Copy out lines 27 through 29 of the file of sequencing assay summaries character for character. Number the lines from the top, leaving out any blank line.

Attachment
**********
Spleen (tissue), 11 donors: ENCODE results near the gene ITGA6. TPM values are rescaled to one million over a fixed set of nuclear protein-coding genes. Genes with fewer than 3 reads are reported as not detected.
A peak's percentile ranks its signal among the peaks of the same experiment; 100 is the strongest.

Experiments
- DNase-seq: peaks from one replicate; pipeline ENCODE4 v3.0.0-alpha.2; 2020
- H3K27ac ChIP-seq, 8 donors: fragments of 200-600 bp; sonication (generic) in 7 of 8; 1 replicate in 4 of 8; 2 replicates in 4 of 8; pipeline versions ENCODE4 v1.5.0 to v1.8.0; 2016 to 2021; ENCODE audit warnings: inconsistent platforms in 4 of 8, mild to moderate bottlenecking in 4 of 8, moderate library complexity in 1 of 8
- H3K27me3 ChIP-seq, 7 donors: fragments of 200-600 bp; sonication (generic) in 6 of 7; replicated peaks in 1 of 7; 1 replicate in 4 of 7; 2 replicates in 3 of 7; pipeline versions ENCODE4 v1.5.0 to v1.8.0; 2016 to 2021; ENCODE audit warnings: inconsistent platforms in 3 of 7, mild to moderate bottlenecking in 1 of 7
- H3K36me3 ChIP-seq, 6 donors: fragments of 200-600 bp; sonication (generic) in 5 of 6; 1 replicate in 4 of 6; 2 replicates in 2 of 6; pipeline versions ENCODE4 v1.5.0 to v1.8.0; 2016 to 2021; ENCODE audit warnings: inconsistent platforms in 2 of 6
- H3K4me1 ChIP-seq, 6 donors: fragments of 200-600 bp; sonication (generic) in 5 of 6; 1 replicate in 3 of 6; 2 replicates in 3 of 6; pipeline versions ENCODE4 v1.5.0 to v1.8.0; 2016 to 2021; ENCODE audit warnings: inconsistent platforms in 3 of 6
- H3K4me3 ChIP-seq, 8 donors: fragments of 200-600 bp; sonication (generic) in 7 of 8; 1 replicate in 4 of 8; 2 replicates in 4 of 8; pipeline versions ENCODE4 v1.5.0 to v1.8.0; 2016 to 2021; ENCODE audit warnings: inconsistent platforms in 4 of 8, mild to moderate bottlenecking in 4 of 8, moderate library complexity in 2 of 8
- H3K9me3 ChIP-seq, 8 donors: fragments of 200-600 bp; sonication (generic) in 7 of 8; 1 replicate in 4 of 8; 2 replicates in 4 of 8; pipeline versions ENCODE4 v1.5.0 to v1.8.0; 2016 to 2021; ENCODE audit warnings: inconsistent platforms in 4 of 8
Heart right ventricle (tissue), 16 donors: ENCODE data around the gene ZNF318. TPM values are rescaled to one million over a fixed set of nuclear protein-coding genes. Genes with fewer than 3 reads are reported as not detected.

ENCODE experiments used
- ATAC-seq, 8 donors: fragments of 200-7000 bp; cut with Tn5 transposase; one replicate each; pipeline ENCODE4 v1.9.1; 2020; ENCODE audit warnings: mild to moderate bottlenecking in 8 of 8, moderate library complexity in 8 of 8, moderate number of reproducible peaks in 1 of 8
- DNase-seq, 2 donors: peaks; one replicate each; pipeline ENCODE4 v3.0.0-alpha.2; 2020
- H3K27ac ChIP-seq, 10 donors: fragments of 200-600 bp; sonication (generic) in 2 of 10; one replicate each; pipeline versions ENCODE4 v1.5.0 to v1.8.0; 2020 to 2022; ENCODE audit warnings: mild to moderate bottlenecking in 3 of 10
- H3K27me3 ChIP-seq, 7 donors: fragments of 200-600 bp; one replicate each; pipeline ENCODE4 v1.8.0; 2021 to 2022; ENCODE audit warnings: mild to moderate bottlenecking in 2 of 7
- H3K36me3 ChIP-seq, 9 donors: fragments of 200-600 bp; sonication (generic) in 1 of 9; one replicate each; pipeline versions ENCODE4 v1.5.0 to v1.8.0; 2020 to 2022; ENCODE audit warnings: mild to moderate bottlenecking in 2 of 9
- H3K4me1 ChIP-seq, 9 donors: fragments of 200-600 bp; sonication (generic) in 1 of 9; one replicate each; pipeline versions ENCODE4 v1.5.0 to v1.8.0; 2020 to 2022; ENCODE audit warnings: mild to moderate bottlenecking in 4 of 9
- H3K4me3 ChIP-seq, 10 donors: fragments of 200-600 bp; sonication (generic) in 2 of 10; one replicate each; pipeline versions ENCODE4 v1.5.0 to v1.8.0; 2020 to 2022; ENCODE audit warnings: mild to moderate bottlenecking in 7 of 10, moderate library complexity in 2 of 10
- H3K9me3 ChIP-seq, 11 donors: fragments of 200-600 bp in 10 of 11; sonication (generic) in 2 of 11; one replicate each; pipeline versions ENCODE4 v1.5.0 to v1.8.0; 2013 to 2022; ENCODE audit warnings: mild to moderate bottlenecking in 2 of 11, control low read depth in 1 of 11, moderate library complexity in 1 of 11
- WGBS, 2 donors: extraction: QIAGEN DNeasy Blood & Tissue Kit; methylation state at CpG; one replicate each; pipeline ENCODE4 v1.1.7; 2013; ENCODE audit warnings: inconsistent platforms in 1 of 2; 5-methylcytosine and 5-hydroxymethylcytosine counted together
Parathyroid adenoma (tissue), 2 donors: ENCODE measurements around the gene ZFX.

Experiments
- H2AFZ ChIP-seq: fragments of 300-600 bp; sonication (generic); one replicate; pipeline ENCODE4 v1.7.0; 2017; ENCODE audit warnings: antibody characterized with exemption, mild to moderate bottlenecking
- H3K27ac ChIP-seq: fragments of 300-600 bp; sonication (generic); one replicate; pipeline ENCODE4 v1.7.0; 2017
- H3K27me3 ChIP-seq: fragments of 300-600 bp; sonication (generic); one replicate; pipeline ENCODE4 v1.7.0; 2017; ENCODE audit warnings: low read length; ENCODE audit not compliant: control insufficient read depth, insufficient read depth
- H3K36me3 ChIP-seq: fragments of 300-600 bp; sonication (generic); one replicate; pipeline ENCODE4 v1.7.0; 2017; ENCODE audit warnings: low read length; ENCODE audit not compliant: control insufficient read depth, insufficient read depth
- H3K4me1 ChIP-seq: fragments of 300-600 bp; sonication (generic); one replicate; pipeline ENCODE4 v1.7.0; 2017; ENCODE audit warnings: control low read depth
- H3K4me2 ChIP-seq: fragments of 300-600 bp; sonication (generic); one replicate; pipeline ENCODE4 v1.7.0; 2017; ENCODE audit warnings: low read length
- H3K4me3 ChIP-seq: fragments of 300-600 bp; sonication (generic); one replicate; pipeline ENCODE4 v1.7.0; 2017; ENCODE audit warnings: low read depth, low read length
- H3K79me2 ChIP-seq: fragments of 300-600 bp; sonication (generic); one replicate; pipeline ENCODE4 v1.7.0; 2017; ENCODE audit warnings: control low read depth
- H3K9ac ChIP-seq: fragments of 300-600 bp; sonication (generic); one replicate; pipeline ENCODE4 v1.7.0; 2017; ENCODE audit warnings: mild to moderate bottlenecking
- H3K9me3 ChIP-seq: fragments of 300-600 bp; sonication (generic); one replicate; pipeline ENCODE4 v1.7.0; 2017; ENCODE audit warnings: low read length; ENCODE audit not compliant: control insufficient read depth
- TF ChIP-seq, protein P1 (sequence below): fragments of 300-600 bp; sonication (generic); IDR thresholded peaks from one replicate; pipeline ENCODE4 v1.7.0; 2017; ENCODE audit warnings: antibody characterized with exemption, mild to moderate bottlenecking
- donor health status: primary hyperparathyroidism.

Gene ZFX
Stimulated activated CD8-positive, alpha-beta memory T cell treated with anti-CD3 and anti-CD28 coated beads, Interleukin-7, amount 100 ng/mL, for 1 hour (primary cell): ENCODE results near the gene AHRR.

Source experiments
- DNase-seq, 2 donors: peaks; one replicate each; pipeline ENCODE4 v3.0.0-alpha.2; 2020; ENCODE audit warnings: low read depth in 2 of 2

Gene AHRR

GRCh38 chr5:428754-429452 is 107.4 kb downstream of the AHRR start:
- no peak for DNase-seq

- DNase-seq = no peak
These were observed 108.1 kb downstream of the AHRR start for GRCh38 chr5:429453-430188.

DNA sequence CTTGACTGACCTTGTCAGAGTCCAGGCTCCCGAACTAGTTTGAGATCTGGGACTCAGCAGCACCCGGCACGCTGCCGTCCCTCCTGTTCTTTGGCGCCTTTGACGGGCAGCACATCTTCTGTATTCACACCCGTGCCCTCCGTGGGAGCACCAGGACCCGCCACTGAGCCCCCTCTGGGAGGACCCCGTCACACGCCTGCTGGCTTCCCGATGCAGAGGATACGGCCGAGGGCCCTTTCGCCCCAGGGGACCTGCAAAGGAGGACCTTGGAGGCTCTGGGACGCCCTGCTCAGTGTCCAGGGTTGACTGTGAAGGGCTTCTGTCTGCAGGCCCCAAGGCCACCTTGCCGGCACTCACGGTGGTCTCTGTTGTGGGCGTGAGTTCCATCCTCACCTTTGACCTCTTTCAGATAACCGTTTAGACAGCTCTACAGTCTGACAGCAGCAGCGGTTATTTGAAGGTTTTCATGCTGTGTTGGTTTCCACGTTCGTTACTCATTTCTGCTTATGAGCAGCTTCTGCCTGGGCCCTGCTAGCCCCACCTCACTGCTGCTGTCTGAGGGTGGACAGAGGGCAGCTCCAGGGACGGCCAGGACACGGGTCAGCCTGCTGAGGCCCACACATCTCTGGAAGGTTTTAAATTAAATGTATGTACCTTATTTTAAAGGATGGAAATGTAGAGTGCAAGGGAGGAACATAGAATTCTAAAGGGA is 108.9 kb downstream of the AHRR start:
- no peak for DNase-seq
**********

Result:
- H3K36me3 ChIP-seq: fragments of 300-600 bp; sonication (generic); one replicate; pipeline ENCODE4 v1.7.0; 2017; ENCODE audit warnings: low read length; ENCODE audit not compliant: control insufficient read depth, insufficient read depth
- H3K4me1 ChIP-seq: fragments of 300-600 bp; sonication (generic); one replicate; pipeline ENCODE4 v1.7.0; 2017; ENCODE audit warnings: control low read depth
- H3K4me2 ChIP-seq: fragments of 300-600 bp; sonication (generic); one replicate; pipeline ENCODE4 v1.7.0; 2017; ENCODE audit warnings: low read length